Can Dogs Eat Refried Beans

Written by Katelynn Sobus
Published: February 5, 2023
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Who doesn’t let their dog lick their plate clean now and then? I admit that I do – it makes them so happy!

But, we have to be careful which foods we share with our dogs. In the case of refried beans, it’s best to toss any extras in the trash or keep them as leftovers.

Refried beans often contain toxic ingredients like garlic and onion. They also contain a variety of spices that can upset your dog’s throat and digestive tract. Refried beans can lead to health problems like salt poisoning, pancreatitis, gastroenteritis, and kidney damage.

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In this article, we’ll talk about why dogs shouldn’t eat refried beans, the risks, and more.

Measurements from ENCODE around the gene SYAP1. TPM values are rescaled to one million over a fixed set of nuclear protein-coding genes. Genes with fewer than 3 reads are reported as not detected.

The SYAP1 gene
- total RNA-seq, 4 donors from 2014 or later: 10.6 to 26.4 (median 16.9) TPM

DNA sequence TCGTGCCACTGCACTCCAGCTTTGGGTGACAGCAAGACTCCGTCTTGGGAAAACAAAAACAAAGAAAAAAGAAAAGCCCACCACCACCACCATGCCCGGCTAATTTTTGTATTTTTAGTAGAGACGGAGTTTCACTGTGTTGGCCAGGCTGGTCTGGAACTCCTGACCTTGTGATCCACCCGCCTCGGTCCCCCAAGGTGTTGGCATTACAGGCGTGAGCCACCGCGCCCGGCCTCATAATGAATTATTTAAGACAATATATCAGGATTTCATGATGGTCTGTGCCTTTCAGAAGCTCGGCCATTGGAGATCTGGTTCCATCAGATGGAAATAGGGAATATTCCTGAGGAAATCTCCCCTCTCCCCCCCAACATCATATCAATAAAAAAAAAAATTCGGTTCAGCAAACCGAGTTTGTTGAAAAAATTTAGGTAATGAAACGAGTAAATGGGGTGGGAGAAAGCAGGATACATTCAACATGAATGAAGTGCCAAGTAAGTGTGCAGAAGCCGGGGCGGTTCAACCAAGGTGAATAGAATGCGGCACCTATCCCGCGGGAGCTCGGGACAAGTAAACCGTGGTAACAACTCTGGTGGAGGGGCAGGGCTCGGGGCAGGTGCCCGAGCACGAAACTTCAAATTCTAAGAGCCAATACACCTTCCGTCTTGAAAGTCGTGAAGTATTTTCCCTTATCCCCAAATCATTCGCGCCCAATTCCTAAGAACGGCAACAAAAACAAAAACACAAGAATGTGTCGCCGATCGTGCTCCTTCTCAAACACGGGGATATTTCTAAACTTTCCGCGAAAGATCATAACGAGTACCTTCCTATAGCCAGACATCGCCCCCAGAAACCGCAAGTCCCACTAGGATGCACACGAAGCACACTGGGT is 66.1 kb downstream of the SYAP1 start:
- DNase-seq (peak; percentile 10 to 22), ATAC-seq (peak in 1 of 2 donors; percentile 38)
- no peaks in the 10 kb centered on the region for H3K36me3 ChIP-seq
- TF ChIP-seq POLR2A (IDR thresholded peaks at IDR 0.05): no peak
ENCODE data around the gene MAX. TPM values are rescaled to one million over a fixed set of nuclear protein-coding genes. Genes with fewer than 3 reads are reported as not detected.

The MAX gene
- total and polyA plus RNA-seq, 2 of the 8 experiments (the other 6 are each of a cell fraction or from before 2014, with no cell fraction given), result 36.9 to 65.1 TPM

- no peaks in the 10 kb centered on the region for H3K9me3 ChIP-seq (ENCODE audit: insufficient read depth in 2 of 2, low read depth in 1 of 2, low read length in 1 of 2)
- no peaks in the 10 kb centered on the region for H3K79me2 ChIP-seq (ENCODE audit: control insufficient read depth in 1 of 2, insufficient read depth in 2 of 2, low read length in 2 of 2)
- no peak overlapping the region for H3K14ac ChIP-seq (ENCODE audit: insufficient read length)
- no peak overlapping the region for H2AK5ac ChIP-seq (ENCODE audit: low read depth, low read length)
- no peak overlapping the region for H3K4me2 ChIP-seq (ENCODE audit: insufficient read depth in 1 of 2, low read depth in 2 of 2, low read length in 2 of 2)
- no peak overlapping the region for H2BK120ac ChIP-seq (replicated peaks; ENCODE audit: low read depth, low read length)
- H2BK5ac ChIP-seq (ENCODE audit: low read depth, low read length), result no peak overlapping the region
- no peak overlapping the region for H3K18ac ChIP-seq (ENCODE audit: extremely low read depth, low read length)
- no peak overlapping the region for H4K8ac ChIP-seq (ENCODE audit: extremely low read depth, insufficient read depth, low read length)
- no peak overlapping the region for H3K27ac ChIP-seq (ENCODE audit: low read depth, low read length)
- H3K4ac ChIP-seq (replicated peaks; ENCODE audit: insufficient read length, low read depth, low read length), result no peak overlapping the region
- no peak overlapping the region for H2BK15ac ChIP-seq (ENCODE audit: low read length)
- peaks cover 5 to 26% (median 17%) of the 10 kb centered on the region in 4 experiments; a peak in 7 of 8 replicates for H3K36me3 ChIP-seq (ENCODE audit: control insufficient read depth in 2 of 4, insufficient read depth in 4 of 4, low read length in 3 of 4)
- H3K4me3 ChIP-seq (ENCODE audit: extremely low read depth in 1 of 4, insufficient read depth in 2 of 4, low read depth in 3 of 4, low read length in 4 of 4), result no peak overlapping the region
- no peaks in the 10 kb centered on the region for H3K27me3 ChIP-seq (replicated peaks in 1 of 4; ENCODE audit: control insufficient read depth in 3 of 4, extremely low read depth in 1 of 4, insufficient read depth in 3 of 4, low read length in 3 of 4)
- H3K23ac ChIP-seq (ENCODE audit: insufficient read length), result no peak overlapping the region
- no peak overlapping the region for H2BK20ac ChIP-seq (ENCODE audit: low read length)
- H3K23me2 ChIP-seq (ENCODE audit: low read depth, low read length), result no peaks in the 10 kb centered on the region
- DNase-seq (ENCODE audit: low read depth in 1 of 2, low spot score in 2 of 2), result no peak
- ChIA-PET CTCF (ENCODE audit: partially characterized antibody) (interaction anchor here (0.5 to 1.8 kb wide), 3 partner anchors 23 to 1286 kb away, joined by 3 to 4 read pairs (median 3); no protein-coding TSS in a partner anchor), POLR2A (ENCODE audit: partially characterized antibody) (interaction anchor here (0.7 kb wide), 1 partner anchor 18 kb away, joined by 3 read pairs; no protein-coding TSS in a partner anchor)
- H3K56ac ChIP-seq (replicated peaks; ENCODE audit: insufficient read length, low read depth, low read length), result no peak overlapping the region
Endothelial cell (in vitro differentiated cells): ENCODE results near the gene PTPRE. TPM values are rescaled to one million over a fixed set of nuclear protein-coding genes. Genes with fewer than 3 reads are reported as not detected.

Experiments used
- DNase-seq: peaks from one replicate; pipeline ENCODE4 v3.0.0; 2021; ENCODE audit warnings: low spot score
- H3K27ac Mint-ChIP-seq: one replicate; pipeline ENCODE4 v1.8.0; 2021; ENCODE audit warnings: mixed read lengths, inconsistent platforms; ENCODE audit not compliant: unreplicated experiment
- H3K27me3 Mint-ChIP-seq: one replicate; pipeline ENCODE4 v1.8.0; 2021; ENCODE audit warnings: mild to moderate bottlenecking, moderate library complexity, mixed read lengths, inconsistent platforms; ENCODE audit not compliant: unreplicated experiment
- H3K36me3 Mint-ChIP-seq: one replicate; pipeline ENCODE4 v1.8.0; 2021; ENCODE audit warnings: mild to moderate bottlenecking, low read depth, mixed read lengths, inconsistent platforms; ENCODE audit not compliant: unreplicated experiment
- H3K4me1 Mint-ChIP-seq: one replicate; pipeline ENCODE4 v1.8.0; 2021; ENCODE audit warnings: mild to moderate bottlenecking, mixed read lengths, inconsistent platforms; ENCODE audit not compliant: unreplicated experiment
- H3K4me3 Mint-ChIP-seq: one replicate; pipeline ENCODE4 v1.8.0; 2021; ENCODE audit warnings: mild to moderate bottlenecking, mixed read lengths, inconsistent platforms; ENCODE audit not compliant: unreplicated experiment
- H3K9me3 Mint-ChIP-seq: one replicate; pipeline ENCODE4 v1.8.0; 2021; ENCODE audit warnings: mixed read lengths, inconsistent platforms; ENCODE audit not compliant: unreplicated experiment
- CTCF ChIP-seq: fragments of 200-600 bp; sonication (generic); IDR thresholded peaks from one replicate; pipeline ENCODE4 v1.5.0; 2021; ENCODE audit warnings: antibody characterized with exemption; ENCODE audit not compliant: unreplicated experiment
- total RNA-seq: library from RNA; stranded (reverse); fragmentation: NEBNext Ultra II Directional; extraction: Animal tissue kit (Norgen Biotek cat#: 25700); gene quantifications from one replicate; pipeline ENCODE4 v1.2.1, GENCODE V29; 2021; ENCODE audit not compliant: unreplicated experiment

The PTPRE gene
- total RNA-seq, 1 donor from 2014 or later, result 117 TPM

Refried beans are not safe for dogs
Refried beans often contain toxic ingredients like garlic and onion and a variety of spices that can upset your dog’s throat and digestive tract.


Refried Beans Can Be Toxic To Dogs

Refried beans can be toxic to dogs, but it depends on the ingredients. Often, refried beans will contain some or all of the following toxic or unsafe seasonings:

  • Garlic powder
  • Onion powder
  • Paprika
  • Cumin
  • Cayenne
  • Chili powder
  • Jalapenos

Although not all of these are strictly toxic, they can irritate your dog’s throat or digestive system. Garlic and onion, in particular, can be highly toxic to dogs.

In general, spicy foods and dogs don’t go well together!

Be careful when sharing food with dogs
We have to be careful which foods we share with our dogs to ensure we do not put them at risk.


Other Risks To Refried Beans